5. ‘How much money do you make?’
On a first date, your respective careers are normal fodder for conversation. But asking people to reveal their salary, especially this early on, will likely be perceived as intrusive.
“While it’s good to be interested in what your date does for a living, don’t show interest in money,” psychotherapist Tina Tessina said. “You’ll look like an opportunist.”
Even if you’re asking purely out of curiosity, seeking out this information may make your potential suitor doubt your intentions and relationship priorities.
“It makes you look like you are only interested in him or her for what he or she can do for you,” Gibson said. “Your date wants to know you are interested and attracted to him or her and not their wallet.”
6. ‘Where do you see this relationship heading?’
If the date’s going well, it’s natural to hope that the two of you will continue seeing each other. But asking about the future of the relationship during the first date is premature, to say the least, when you two have barely gotten to know each other.
“Remember this is a first date, and any attempt to make the first date into a long-term relationship makes you appear desperate and needy,” Gibson said. “It could raise red flags to your date that you are impulsive.”
7. ‘What was your most embarrassing moment?’
When two people are hitting it off, they may go beyond surface-level topics of conversation ― usually a sign the date is going well. But getting too personal too quickly may put your date in an uncomfortable position. You may be fine opening up about the time you had explosive diarrhea at the beach, but don’t assume your date is.
“Keep in mind that on first dates, there is such a thing as too much information or oversharing,” Smith said. “No one on a first date wants to talk about their most embarrassing moment.”
8. ‘Do you want kids?’
If having kids is important to you, then finding a partner with similar family goals is probably a non-negotiable. Understandably, you don’t want to waste time on someone who doesn’t want the same things out of life that you do. But asking this before you two have gotten to know each other could be a turn-off, Tessina said.
“If your date brings it up, it’s OK to talk about it, but bringing it up yourself has an air of desperation that will put your date off,” she said.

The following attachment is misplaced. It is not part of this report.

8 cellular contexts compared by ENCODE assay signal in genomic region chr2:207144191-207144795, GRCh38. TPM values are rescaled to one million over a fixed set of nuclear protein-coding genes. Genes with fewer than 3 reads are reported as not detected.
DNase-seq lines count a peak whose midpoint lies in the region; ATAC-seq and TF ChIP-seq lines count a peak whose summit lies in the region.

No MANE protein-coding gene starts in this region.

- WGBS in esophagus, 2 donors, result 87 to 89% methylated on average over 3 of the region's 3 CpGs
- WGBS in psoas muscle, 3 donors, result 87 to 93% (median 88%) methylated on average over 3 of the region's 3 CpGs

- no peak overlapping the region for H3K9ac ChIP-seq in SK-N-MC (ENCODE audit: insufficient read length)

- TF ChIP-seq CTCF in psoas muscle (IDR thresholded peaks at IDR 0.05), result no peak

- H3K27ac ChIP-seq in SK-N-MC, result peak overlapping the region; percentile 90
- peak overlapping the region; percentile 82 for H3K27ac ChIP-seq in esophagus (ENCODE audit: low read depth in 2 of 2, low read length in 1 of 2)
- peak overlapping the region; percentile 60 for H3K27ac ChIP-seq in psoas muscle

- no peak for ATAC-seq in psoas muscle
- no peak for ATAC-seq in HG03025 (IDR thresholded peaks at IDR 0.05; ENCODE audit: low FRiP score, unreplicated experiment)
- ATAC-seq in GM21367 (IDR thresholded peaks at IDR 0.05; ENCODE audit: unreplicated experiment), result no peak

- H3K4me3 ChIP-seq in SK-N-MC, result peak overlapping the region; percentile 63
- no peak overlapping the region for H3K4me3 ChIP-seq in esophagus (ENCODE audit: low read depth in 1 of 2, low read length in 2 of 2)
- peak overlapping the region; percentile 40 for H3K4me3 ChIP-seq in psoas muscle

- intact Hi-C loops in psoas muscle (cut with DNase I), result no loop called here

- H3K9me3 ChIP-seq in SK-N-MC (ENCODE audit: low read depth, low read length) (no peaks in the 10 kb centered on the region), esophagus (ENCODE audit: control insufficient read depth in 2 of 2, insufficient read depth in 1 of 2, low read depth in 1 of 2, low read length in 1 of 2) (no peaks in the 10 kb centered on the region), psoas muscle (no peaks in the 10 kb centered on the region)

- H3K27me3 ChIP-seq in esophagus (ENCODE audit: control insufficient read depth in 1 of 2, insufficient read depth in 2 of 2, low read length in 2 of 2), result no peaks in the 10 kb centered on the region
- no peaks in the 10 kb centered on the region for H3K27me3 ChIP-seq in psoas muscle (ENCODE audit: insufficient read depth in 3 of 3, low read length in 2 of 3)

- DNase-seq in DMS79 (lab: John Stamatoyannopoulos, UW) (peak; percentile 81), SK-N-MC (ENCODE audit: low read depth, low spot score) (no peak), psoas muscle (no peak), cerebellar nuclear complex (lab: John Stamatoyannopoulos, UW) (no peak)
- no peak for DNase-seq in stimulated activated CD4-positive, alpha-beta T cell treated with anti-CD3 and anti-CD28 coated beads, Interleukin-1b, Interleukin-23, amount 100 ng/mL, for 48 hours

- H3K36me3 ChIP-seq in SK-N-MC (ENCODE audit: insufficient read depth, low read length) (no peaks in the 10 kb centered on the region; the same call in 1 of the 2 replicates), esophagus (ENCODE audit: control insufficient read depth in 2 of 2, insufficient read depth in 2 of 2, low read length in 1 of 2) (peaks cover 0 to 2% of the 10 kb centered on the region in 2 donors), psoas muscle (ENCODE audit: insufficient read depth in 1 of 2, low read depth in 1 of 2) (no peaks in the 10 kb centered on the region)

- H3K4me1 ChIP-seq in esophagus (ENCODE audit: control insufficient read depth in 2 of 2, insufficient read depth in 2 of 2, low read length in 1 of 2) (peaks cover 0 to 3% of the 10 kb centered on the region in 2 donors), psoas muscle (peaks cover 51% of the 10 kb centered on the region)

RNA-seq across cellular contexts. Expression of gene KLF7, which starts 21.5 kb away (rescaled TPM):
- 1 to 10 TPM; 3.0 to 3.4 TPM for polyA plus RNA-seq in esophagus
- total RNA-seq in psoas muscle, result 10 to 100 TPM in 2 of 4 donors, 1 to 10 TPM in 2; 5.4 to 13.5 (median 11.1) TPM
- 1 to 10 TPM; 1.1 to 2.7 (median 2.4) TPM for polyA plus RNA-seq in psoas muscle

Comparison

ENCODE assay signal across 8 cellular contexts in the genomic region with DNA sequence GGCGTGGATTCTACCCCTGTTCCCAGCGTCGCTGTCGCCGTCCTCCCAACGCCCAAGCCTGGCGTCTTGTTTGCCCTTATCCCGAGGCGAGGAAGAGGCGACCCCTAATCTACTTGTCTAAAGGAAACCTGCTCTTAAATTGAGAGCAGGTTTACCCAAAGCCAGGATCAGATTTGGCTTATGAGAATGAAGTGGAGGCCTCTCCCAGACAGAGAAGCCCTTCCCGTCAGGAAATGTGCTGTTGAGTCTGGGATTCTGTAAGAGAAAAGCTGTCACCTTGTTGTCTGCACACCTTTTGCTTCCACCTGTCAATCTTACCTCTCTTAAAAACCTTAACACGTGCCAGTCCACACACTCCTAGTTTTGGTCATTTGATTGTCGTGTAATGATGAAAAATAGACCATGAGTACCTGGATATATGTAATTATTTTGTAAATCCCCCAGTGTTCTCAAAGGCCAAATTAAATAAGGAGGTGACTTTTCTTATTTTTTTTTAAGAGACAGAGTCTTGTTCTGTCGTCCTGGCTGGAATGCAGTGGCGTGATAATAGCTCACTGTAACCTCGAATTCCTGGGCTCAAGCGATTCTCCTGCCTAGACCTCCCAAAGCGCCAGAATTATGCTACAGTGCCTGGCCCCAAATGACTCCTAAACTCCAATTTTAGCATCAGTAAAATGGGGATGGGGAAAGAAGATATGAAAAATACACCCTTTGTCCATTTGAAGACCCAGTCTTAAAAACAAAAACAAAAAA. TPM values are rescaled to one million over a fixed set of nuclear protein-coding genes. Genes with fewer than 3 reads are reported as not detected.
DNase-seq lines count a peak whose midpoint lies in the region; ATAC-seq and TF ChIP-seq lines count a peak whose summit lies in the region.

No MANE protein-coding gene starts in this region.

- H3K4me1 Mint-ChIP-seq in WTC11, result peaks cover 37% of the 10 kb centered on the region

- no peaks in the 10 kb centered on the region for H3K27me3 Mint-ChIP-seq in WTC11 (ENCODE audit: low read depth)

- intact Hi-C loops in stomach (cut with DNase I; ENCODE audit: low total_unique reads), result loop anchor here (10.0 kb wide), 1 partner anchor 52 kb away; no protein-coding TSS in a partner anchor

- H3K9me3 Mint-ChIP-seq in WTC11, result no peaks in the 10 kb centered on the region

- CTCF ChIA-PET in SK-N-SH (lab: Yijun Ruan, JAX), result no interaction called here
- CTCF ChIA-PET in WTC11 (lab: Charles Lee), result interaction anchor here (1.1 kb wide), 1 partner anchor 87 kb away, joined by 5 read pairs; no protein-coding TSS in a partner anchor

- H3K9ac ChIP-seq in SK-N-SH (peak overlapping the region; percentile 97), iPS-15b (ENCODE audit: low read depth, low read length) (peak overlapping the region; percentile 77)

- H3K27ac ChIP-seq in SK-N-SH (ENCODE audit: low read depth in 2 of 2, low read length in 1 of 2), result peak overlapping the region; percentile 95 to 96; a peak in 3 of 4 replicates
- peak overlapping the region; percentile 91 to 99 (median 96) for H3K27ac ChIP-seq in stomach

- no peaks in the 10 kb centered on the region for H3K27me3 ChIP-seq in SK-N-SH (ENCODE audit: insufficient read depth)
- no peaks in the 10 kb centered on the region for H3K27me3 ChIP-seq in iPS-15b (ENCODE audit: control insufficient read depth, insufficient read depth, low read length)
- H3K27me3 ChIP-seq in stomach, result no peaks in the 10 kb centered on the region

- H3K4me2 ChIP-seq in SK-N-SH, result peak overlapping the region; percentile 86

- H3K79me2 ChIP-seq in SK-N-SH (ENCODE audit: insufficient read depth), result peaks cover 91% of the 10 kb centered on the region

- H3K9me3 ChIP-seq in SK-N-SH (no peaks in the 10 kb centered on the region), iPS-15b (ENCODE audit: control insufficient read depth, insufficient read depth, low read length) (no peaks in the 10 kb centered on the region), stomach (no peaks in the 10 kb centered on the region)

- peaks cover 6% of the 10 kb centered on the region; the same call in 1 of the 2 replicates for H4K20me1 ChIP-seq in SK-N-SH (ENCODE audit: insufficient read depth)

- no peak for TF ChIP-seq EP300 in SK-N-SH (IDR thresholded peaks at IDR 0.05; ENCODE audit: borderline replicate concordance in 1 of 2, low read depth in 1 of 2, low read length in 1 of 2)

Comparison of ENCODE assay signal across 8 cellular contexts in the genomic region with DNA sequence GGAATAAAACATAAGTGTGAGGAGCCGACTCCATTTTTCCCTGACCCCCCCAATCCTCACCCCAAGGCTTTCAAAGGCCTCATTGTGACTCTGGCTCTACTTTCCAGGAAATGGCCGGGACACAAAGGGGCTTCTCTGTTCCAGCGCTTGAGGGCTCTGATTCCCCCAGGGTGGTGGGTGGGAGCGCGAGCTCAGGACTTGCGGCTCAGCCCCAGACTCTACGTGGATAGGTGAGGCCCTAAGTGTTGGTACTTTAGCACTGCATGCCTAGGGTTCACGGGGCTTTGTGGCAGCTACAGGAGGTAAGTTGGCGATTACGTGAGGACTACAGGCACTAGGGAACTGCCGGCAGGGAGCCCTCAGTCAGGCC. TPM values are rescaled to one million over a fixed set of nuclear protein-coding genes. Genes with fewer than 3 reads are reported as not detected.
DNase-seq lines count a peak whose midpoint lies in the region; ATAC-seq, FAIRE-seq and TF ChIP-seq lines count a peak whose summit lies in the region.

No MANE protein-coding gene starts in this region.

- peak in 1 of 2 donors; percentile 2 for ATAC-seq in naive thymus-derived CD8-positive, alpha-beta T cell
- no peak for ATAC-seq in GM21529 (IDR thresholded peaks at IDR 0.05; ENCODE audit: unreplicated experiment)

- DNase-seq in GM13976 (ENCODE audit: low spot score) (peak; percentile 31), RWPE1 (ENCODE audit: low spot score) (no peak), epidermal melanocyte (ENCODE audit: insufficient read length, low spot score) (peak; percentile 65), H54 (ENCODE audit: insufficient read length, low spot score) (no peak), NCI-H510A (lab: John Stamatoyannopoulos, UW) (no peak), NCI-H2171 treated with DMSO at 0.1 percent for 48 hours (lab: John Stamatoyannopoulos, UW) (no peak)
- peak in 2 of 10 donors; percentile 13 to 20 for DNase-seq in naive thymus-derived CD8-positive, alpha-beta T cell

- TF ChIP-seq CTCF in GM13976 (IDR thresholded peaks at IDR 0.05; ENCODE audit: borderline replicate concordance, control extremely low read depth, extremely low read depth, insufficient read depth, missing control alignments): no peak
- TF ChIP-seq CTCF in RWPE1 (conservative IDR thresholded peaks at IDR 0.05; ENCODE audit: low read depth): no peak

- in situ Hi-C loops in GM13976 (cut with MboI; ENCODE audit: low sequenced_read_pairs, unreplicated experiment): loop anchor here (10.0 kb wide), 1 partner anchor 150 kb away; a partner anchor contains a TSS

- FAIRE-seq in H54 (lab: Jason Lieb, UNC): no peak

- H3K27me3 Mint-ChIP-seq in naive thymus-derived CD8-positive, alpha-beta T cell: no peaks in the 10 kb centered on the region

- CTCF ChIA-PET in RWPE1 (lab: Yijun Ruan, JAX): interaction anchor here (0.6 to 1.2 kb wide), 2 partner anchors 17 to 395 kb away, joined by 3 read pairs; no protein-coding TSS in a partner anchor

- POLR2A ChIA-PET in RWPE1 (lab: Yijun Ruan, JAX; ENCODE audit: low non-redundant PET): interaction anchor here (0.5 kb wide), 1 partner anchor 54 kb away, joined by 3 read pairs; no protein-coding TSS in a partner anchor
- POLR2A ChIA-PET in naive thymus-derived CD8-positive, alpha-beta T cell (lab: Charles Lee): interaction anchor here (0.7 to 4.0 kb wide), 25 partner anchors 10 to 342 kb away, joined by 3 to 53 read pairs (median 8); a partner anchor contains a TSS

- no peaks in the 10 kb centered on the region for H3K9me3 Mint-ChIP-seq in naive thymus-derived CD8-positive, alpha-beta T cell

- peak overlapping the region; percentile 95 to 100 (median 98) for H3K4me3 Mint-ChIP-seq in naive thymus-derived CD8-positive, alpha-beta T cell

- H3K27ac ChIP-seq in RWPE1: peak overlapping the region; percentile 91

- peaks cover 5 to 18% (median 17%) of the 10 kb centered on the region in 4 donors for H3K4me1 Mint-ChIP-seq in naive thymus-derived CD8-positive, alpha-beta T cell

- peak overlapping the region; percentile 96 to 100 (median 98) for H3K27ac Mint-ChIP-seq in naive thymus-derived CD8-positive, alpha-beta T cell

9. ‘Are you attracted to me?’
“Do you like me?” “Do you think I’m handsome/sexy/adorable?” Sure, you hope your date is attracted to you, but asking this so bluntly can be off-putting on a first date.
“Don’t ask questions about your appearance like, ‘Do you think I look fat?’” psychologist and sex therapist Janet Brito said. “This might give them the impression that you are needy for reassurance and lacking in self-confidence.”
10. ’How Much Did That Cost?’
Nope nope nope. Whether it’s their apartment, watch, or a clearly luxe handbag—it’s none of your business. “It’s just plain tacky, and also will make you appear shallow and only concerned with money,” says Bonnie Winston, celebrity matchmaker and relationship expert. “You can compliment something without wanting to qualify it with a price.” Even when you’re in a relationship, if you have separate finances you shouldn’t feel obligated to tell your partner the price of something you spend your own money on.
11. ‘Who’s your hot friend?’
Let’s say you spotted a rather attractive person in several photos on your date’s Hinge profile. Is this observation really worth mentioning to your date? Especially when you consider it could make the other person feel less desirable in comparison. Keep your attention focused on the lovely person sitting across from you instead.
“Don’t let your date know you just went out with him or her to meet someone he or she knows,” Tessina said. “Or show interest in other, better-looking people while you’re with your date. You wouldn’t like it if he or she did it.”